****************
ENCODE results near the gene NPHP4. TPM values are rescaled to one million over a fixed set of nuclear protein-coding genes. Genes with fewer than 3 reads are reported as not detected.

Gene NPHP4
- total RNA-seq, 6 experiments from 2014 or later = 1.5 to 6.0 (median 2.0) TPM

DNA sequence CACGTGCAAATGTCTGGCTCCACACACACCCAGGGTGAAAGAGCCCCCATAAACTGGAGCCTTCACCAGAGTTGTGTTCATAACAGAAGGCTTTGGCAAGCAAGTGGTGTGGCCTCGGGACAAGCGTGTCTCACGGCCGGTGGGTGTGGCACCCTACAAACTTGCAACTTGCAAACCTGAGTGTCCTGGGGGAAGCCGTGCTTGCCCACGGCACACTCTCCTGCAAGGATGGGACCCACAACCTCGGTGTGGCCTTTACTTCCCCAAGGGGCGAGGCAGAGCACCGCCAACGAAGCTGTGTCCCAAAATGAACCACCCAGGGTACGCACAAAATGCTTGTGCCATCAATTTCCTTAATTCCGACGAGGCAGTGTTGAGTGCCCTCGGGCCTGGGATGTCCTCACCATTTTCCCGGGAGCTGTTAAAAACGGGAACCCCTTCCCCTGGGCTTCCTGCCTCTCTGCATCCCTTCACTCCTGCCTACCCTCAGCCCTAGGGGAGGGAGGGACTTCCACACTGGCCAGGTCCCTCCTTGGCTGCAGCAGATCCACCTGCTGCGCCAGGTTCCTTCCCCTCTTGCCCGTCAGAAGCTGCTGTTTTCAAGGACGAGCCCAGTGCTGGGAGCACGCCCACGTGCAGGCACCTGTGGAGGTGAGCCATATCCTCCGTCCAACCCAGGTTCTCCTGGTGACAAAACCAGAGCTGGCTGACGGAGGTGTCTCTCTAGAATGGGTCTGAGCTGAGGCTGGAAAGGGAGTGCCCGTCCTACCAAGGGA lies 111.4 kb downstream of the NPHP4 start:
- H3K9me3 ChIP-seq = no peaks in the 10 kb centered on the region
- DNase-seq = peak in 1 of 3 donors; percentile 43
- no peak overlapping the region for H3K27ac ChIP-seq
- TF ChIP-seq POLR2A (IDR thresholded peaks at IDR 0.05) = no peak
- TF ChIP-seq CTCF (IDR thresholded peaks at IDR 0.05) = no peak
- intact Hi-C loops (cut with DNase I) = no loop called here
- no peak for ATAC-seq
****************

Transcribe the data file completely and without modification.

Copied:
ENCODE results near the gene NPHP4. TPM values are rescaled to one million over a fixed set of nuclear protein-coding genes. Genes with fewer than 3 reads are reported as not detected.

Gene NPHP4
- total RNA-seq, 6 experiments from 2014 or later = 1.5 to 6.0 (median 2.0) TPM

DNA sequence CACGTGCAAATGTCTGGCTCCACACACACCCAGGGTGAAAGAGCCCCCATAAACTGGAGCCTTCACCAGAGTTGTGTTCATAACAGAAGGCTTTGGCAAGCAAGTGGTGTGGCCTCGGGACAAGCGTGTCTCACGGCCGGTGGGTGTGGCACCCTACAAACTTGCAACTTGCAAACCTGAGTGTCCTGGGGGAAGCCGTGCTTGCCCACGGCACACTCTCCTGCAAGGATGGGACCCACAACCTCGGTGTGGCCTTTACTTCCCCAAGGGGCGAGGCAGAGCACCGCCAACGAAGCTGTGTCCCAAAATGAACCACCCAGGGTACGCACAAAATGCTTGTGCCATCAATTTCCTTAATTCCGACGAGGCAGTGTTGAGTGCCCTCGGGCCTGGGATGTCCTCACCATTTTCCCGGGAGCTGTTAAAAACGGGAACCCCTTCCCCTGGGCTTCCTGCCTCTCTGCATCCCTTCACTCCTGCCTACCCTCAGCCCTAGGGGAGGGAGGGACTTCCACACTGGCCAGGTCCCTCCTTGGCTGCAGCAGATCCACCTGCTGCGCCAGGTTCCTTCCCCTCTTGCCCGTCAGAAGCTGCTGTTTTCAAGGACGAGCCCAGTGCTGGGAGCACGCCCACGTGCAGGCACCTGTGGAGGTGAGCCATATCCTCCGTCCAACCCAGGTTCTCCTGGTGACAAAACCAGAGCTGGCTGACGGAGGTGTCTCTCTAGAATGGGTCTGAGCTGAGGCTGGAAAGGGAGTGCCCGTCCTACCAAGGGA lies 111.4 kb downstream of the NPHP4 start:
- H3K9me3 ChIP-seq = no peaks in the 10 kb centered on the region
- DNase-seq = peak in 1 of 3 donors; percentile 43
- no peak overlapping the region for H3K27ac ChIP-seq
- TF ChIP-seq POLR2A (IDR thresholded peaks at IDR 0.05) = no peak
- TF ChIP-seq CTCF (IDR thresholded peaks at IDR 0.05) = no peak
- intact Hi-C loops (cut with DNase I) = no loop called here
- no peak for ATAC-seq